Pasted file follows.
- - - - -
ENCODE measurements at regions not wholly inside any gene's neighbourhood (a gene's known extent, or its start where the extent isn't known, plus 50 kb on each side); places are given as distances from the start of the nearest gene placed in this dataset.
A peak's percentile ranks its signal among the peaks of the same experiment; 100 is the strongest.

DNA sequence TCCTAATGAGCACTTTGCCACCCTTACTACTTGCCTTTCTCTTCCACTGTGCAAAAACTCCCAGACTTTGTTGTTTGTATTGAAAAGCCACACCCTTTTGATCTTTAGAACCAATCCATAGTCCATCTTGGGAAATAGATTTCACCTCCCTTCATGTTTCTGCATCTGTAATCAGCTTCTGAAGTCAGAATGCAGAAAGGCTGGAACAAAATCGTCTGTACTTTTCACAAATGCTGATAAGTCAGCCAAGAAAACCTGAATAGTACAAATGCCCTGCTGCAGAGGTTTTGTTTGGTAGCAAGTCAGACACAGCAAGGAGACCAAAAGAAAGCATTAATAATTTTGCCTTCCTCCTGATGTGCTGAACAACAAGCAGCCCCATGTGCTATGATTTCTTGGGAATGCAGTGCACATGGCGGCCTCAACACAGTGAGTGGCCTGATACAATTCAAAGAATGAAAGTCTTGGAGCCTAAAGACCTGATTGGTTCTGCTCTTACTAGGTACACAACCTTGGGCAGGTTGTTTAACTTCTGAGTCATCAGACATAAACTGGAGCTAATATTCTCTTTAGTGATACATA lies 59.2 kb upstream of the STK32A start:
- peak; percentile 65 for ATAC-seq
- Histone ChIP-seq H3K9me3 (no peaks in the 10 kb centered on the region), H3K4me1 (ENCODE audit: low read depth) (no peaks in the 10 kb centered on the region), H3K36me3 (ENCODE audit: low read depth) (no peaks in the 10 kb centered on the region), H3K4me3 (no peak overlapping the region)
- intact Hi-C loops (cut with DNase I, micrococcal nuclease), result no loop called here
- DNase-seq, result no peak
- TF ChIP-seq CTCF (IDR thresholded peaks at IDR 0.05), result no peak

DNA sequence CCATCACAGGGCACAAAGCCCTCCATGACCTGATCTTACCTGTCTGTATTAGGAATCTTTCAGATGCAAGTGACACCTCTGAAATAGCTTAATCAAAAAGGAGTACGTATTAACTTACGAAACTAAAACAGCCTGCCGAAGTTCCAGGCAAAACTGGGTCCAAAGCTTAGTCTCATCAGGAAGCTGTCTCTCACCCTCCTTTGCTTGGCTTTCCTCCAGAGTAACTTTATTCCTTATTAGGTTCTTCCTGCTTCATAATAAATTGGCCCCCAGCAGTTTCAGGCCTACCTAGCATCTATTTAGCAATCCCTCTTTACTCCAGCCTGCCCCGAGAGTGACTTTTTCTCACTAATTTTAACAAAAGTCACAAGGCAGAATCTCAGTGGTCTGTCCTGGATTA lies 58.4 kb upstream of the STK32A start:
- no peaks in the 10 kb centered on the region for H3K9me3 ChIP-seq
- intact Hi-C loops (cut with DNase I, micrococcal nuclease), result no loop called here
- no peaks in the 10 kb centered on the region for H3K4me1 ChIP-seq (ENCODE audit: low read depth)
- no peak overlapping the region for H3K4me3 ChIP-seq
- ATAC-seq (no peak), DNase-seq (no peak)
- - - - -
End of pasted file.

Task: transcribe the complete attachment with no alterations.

ENCODE measurements at regions not wholly inside any gene's neighbourhood (a gene's known extent, or its start where the extent isn't known, plus 50 kb on each side); places are given as distances from the start of the nearest gene placed in this dataset.
A peak's percentile ranks its signal among the peaks of the same experiment; 100 is the strongest.

DNA sequence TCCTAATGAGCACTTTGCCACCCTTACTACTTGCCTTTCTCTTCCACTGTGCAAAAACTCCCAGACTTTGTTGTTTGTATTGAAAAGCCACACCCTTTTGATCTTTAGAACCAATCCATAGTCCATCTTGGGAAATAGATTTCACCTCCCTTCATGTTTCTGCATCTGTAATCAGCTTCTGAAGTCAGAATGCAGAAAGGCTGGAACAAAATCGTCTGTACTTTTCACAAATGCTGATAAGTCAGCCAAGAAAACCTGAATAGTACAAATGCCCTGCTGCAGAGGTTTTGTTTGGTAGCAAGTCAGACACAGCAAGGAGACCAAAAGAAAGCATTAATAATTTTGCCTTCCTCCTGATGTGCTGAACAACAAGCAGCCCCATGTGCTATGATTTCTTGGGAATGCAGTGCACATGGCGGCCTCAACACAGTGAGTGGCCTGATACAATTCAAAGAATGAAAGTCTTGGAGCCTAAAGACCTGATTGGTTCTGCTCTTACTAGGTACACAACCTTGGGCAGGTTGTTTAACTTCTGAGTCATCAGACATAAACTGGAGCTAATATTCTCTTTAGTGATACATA lies 59.2 kb upstream of the STK32A start:
- peak; percentile 65 for ATAC-seq
- Histone ChIP-seq H3K9me3 (no peaks in the 10 kb centered on the region), H3K4me1 (ENCODE audit: low read depth) (no peaks in the 10 kb centered on the region), H3K36me3 (ENCODE audit: low read depth) (no peaks in the 10 kb centered on the region), H3K4me3 (no peak overlapping the region)
- intact Hi-C loops (cut with DNase I, micrococcal nuclease), result no loop called here
- DNase-seq, result no peak
- TF ChIP-seq CTCF (IDR thresholded peaks at IDR 0.05), result no peak

DNA sequence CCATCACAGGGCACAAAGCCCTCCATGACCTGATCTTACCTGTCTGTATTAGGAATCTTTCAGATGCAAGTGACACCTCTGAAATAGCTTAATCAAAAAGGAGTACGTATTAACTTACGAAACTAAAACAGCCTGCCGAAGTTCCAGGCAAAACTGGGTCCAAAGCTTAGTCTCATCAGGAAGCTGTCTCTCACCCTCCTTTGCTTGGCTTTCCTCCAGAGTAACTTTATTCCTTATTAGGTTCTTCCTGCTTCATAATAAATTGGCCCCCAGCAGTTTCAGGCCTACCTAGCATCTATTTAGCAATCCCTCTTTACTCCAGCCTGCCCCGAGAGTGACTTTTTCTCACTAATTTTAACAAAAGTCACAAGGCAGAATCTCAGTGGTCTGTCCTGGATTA lies 58.4 kb upstream of the STK32A start:
- no peaks in the 10 kb centered on the region for H3K9me3 ChIP-seq
- intact Hi-C loops (cut with DNase I, micrococcal nuclease), result no loop called here
- no peaks in the 10 kb centered on the region for H3K4me1 ChIP-seq (ENCODE audit: low read depth)
- no peak overlapping the region for H3K4me3 ChIP-seq
- ATAC-seq (no peak), DNase-seq (no peak)